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ICFJ and UN team up to combat online violence against women journalists; take a global survey

Online violence – which includes threats of sexual assault and murder, harassment, abuse, privacy breaches and digital security attacks – is injuring women journalists, chilling their reporting, and in some cases forcing them out of the profession altogether.

The risk of online violence spilling offline is also significant, and there is growing evidence connecting online attacks with offline violence against women journalists. There are also signs of increasing levels of online violence against women journalists amid the COVID-19 pandemic and rising racial tensions globally.

To combat this problem, the United Nations Educational Scientific and Cultural Organisation (UNESCO) and the International Center for Journalists (ICFJ) on Sept. 24 launched a global survey to assess the scale of online violence targeting women journalists around the world, and to help identify solutions to the pernicious problem.

The ICFJ and the U.N. identified these key questions:

  • Are you a woman journalist who has experienced online violence?

  • Have you been subjected to sexualized abuse and harassment on social media, targeted in digital security attacks that breach your privacy, or even threatened with rape or murder online?

  • Have you witnessed such online violence against a woman journalist?

  • Or are you responsible for managing women in journalism?

If you answered yes to any of these questions, the ICFJ and U.N. seek your help – so that they can help you.

Here's the link to the English survey:

The survey – offered in five languages (Arabic, English, French, Portuguese and Spanish) – is a key plank of a UNESCO-commissioned study implemented in partnership with ICFJ, which is examining this major threat to press freedom and journalism safety in 15 countries. With your help, our international consortium of researchers, led by ICFJ Global Director of Research Dr. Julie Posetti, aims to:

  1. Map the scale and breadth of the problem internationally – especially in the under-studied Global South.

  2. Establish how patterns of online violence against women journalists vary around the world.

  3. Examine how women journalists experience online violence in an intersectional way. For example, are the impacts more serious when they are from a specific racial group, or identify as LGBTQI?

  4. Assess the effectiveness of attempts to address the crisis.

  5. Make recommendations to the UN, governments, industry, civil society organizations and technology companies for more effective ways to counter the problem.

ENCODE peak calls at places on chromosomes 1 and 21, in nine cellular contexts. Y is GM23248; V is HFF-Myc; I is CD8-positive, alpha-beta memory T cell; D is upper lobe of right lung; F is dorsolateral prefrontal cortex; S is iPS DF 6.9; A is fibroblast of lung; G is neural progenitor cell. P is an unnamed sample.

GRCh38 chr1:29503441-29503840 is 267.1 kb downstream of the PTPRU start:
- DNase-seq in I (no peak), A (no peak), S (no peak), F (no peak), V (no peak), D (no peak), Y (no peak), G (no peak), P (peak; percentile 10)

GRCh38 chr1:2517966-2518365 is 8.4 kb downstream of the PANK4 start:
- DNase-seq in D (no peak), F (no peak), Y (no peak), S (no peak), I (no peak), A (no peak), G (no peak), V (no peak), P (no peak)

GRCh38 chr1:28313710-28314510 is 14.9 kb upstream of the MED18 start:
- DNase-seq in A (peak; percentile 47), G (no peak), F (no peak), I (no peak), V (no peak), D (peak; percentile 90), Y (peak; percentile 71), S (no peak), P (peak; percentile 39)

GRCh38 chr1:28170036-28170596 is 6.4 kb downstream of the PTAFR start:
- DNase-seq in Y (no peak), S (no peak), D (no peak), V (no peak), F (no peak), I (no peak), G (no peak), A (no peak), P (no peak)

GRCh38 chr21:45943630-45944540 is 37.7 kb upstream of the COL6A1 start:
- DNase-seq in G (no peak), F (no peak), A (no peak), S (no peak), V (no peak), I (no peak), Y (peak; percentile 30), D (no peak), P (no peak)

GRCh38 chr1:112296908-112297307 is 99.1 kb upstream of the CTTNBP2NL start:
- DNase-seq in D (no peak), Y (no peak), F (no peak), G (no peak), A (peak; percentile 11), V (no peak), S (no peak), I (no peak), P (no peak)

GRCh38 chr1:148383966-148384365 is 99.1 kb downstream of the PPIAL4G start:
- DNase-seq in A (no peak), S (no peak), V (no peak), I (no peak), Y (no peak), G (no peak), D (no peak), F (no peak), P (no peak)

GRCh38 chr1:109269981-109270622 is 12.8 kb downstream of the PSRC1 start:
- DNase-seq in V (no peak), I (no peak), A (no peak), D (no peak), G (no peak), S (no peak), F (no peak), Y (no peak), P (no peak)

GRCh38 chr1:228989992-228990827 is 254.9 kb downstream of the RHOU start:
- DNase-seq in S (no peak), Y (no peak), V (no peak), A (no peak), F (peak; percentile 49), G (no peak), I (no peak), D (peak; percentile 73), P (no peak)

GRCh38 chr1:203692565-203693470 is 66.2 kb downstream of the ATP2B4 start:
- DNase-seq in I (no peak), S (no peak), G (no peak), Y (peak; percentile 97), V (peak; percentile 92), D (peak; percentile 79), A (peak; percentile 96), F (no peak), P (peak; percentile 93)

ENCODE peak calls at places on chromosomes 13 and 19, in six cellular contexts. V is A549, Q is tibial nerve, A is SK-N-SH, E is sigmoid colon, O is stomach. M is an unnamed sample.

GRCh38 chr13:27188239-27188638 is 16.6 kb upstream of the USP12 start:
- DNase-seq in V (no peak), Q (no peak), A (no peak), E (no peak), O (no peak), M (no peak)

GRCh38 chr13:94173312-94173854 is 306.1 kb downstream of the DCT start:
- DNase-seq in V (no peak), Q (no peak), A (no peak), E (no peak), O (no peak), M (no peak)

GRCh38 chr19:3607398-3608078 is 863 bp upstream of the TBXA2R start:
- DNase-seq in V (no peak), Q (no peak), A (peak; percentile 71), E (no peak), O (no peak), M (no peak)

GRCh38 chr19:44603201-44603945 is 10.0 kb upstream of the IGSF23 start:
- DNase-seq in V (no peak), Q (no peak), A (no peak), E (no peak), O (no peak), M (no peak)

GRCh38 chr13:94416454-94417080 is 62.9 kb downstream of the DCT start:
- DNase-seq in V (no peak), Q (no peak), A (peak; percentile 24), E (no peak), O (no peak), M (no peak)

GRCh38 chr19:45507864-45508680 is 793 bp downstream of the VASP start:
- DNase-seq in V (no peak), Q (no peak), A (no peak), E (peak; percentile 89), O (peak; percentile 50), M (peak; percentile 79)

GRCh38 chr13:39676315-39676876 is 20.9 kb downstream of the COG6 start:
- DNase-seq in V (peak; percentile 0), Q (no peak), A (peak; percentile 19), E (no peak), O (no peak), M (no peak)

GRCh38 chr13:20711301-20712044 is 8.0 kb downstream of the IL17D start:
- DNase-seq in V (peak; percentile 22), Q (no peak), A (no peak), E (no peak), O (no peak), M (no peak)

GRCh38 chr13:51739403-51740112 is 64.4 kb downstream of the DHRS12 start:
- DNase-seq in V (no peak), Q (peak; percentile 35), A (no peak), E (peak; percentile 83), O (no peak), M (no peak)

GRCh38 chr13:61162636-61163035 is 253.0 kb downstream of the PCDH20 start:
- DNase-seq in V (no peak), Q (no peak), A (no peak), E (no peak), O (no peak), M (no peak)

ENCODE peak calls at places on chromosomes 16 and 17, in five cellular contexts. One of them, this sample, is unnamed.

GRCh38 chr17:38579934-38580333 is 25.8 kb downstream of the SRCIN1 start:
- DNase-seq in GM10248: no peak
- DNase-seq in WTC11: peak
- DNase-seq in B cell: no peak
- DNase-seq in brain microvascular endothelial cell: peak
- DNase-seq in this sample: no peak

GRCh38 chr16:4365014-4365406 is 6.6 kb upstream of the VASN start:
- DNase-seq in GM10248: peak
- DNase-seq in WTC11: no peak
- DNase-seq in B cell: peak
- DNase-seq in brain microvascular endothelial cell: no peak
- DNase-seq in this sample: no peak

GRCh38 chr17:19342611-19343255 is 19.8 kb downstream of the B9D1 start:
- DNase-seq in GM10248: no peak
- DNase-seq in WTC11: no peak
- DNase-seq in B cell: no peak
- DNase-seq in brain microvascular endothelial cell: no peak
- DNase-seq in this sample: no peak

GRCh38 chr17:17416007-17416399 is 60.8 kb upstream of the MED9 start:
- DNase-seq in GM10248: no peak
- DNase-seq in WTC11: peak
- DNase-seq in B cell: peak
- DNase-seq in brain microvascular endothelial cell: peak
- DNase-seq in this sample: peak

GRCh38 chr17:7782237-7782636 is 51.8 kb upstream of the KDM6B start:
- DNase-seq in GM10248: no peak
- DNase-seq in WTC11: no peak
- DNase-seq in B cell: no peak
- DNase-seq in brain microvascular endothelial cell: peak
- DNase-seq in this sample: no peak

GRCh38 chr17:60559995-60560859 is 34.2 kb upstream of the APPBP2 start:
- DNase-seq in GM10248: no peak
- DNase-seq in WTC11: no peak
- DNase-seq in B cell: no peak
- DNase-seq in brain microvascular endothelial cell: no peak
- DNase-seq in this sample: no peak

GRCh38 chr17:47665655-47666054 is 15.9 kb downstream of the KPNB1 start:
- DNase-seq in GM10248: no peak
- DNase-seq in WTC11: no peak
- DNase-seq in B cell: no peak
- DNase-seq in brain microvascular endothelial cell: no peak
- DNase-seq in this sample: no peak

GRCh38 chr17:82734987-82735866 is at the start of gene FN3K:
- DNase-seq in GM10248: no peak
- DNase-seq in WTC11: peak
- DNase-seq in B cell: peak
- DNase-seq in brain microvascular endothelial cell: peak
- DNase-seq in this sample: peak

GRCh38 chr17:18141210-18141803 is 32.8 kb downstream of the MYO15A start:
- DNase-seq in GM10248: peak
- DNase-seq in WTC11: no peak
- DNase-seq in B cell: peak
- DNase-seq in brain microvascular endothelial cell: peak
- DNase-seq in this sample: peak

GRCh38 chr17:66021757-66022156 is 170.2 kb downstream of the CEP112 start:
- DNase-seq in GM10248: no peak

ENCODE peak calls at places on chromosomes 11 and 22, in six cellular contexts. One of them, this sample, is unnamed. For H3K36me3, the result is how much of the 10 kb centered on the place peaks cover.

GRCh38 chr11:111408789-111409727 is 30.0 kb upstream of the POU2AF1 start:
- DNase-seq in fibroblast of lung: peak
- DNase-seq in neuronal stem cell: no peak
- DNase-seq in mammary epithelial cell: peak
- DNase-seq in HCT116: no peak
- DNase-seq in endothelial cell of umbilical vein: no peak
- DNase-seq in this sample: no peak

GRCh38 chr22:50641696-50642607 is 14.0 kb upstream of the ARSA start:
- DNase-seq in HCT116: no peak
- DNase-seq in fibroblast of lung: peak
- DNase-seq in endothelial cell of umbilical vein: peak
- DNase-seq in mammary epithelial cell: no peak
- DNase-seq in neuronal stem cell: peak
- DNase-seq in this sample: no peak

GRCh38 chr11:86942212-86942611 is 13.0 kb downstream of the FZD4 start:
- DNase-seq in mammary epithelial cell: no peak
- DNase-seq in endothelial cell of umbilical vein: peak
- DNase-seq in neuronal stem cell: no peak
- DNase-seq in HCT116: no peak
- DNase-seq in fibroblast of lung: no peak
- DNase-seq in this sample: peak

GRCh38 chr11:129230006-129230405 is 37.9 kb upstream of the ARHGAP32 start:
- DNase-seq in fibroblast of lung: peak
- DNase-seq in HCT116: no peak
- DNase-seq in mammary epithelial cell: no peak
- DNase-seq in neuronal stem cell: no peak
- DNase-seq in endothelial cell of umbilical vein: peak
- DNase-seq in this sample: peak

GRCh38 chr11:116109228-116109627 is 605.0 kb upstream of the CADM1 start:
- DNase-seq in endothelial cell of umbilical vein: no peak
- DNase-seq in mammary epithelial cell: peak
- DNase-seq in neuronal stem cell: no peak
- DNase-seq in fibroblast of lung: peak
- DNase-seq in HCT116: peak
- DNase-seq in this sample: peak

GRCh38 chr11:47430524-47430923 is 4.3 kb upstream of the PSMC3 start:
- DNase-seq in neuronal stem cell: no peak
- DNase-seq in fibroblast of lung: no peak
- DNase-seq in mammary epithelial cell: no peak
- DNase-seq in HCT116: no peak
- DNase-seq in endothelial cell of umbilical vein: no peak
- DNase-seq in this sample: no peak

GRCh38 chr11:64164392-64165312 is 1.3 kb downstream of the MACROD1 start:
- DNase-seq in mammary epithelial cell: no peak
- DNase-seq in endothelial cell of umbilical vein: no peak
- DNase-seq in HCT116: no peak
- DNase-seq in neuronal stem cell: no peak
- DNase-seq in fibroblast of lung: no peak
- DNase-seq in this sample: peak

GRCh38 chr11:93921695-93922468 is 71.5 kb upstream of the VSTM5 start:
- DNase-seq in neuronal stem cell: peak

In 2017, the UN General Assembly unequivocally condemned all "specific attacks on women journalists in the exercise of their work, including sexual and gender-based discrimination and violence, intimidation and harassment, online and offline.” While awareness of the problem and efforts to address it have increased since then, there remain large gaps in understanding how to combat online violence – especially in the Global South; in the context of orchestrated disinformation campaigns; and at the intersection of misogyny, racism and bigotry.

The survey is urgently needed to ensure that women journalists are not muzzled and that they are safe to do their jobs online. The information from you will be critical to help us identify global impacts, interventions and potential solutions, ICFJ said in announcing the survey.

Here are embedded links for the survey in all five languages:

The survey has been designed by the International Center for Journalists (ICFJ) in partnership with UNESCO and the Centre for Freedom of the Media (CFOM) at the University of Sheffield. It is managed by CFOM. 

The lead researcher of this project is Dr. Julie Posetti, who is Global Director of Research for ICFJ and affiliated academically with the Centre for Freedom of the Media (University of Sheffield) and the Reuters Institute for the Study of Journalism (University of Oxford). The Principal Investigator for the University of Sheffield is Prof. Jackie Harrison. Other academics on the research team include Prof. Kalina Bontcheva, Dr. Diana Maynard and Dr. Sara Torsner (University of Sheffield), Prof. Silvio Waisbord (George Washington University), A/Prof Glenda Daniels (University of Witwatersrand), A/Prof Fiona Martin (University of Sydney), Becky Gardiner (Goldsmiths University), Dr. Greta Gober (University of Stockholm), Dr. Omega Douglas (Goldsmiths University), Dr. Jenna Price (University of Technology, Sydney). Freelance researchers Dr. Luisa Ortiz-Perez, Jennifer Adams, and Fatima Bahja (ICFJ) are also members of the research team.

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